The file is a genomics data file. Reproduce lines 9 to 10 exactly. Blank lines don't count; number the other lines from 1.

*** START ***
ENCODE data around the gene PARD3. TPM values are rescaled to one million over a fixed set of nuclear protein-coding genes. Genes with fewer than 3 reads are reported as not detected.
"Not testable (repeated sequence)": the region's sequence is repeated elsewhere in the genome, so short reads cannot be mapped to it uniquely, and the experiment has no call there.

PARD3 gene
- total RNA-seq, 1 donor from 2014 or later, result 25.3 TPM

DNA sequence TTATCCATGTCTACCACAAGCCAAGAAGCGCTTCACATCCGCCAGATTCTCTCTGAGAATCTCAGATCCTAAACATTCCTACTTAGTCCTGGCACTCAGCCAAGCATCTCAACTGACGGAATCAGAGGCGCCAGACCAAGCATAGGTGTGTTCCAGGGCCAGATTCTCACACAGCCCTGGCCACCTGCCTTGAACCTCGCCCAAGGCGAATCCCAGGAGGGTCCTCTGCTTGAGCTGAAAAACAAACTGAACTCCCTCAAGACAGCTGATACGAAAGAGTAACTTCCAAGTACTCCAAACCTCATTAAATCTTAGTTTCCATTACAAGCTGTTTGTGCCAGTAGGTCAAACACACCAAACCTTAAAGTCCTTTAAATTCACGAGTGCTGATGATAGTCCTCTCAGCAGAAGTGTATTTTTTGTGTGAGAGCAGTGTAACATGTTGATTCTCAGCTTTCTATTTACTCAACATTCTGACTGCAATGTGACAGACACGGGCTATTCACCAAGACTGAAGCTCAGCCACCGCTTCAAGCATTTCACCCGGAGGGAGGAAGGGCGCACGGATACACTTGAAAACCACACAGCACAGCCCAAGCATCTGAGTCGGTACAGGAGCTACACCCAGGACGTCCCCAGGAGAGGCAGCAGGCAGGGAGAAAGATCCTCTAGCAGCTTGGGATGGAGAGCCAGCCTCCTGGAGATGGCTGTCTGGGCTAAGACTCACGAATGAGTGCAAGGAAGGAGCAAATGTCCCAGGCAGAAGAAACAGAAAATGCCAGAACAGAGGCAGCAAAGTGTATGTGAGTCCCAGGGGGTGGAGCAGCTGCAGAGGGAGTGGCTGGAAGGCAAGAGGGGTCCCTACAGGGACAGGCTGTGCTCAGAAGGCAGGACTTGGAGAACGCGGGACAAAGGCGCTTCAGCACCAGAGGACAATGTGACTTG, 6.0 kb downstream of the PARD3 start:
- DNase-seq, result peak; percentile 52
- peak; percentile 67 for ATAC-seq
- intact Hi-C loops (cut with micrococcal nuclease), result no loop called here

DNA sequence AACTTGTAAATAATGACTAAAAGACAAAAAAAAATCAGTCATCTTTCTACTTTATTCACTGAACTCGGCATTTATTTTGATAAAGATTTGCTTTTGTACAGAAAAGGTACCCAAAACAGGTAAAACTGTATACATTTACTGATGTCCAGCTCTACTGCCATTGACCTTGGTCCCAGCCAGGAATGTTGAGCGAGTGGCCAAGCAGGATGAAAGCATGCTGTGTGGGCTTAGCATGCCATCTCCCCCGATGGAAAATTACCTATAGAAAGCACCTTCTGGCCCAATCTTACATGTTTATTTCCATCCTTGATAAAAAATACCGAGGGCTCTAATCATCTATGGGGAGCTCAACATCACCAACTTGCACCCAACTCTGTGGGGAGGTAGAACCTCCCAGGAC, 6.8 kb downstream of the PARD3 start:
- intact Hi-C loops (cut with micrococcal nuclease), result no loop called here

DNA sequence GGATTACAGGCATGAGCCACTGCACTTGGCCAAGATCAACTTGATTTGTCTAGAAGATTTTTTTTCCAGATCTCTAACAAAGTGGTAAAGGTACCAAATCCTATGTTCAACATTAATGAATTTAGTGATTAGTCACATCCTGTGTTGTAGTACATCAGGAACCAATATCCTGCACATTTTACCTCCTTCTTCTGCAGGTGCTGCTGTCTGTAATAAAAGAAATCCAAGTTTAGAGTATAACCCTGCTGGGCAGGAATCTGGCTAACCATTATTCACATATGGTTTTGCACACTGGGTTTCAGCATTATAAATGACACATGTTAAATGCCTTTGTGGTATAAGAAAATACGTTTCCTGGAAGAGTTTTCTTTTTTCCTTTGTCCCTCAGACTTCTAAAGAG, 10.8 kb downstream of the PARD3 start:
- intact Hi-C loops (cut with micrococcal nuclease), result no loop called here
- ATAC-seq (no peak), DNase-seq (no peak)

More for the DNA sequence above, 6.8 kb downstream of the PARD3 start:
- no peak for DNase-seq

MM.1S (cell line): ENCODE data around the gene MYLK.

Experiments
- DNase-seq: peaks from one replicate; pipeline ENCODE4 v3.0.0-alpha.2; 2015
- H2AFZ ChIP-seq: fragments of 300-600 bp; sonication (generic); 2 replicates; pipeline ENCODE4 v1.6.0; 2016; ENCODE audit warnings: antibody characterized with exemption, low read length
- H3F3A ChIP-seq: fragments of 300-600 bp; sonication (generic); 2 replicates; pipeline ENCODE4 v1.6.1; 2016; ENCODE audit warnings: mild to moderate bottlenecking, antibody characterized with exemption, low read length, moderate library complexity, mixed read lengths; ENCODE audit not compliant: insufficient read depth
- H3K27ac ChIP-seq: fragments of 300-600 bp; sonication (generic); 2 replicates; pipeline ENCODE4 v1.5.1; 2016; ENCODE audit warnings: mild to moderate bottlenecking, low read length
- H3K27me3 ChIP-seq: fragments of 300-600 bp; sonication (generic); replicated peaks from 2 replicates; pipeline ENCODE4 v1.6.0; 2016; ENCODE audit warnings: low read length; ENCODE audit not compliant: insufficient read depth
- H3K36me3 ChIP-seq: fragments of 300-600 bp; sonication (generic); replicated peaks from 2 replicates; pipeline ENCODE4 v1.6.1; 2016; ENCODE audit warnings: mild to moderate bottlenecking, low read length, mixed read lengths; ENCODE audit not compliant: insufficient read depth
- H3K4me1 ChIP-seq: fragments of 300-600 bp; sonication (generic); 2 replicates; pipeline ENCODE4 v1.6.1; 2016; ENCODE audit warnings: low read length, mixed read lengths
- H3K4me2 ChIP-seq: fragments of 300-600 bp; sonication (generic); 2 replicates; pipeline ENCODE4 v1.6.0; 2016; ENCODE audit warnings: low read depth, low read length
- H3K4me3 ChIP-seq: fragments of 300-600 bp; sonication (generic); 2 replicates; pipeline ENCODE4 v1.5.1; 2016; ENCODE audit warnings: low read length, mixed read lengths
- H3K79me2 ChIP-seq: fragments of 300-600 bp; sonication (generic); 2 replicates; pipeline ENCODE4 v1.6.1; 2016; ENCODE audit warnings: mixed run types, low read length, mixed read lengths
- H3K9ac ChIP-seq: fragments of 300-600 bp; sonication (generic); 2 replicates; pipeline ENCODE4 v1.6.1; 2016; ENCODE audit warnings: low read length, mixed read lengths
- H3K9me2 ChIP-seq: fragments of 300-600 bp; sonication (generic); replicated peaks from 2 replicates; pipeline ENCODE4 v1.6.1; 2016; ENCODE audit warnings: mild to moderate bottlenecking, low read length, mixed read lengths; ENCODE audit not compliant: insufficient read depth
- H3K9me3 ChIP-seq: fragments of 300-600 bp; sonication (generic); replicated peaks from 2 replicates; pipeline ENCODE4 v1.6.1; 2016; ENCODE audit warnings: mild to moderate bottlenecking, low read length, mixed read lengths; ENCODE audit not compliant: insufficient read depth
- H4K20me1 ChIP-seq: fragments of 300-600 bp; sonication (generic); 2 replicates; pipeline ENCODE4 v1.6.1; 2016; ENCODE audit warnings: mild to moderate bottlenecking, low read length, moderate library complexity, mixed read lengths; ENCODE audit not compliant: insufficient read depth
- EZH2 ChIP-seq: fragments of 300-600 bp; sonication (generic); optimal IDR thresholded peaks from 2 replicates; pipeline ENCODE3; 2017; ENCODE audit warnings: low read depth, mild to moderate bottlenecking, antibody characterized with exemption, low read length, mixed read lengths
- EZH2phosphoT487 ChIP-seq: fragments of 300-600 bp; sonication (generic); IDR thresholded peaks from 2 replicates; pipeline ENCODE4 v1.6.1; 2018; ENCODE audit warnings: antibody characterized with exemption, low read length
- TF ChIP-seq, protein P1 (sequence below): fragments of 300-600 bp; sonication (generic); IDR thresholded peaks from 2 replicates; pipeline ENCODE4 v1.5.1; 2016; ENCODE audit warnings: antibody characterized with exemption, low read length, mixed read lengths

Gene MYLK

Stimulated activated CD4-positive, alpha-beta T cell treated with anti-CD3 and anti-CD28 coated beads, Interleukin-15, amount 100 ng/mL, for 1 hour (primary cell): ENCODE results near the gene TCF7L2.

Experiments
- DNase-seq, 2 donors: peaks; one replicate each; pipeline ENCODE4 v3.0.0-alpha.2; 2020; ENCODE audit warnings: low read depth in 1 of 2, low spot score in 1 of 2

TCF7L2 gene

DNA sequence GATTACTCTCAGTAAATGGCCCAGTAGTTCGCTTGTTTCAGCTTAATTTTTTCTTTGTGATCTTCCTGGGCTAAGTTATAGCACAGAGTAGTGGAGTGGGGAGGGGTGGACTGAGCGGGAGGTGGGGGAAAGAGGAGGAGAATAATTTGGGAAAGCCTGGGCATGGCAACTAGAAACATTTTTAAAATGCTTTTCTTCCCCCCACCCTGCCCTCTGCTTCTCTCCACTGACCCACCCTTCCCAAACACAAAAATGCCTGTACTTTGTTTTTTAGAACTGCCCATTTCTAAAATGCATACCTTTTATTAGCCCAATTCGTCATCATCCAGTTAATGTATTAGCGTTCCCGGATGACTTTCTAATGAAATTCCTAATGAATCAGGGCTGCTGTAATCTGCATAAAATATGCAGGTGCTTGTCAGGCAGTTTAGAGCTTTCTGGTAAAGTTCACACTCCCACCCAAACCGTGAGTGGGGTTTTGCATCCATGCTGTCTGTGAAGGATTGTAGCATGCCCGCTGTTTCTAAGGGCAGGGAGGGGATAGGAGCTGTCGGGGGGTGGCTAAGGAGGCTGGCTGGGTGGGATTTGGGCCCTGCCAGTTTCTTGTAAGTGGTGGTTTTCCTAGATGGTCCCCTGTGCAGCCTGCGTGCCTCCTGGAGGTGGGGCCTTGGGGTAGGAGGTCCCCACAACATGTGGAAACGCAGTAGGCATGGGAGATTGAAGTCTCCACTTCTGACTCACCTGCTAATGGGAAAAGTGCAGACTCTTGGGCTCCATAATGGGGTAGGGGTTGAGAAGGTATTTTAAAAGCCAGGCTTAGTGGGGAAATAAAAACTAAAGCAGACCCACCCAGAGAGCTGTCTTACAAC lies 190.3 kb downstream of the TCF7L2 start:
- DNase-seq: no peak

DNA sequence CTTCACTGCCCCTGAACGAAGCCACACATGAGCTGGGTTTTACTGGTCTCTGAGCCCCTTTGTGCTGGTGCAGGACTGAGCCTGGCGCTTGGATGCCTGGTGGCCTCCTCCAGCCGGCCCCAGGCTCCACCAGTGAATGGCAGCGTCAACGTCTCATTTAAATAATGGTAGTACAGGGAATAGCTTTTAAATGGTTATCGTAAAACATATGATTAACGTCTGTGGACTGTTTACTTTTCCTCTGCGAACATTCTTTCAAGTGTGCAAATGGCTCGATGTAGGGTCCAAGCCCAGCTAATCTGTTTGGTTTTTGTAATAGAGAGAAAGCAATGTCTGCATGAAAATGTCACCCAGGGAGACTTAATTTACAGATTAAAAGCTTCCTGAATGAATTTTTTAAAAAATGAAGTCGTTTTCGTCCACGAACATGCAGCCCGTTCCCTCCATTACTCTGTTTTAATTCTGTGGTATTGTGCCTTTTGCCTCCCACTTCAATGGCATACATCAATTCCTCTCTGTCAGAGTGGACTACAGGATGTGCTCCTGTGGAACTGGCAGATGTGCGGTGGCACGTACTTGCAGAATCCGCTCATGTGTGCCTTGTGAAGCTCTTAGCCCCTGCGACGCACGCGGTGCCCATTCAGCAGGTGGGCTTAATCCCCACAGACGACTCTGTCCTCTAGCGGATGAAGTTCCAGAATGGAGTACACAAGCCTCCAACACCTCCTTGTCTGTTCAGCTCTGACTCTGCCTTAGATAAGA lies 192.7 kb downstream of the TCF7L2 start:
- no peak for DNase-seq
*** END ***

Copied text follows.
DNA sequence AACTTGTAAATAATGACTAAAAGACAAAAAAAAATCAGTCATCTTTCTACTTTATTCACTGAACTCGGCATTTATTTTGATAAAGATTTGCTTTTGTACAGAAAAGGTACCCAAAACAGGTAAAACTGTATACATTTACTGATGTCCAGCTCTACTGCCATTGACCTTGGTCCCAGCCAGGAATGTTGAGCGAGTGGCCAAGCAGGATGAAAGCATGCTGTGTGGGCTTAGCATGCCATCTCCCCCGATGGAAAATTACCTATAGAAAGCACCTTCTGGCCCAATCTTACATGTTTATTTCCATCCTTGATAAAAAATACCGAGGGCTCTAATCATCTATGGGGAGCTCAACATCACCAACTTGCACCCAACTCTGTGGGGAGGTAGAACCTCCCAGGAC, 6.8 kb downstream of the PARD3 start:
- intact Hi-C loops (cut with micrococcal nuclease), result no loop called here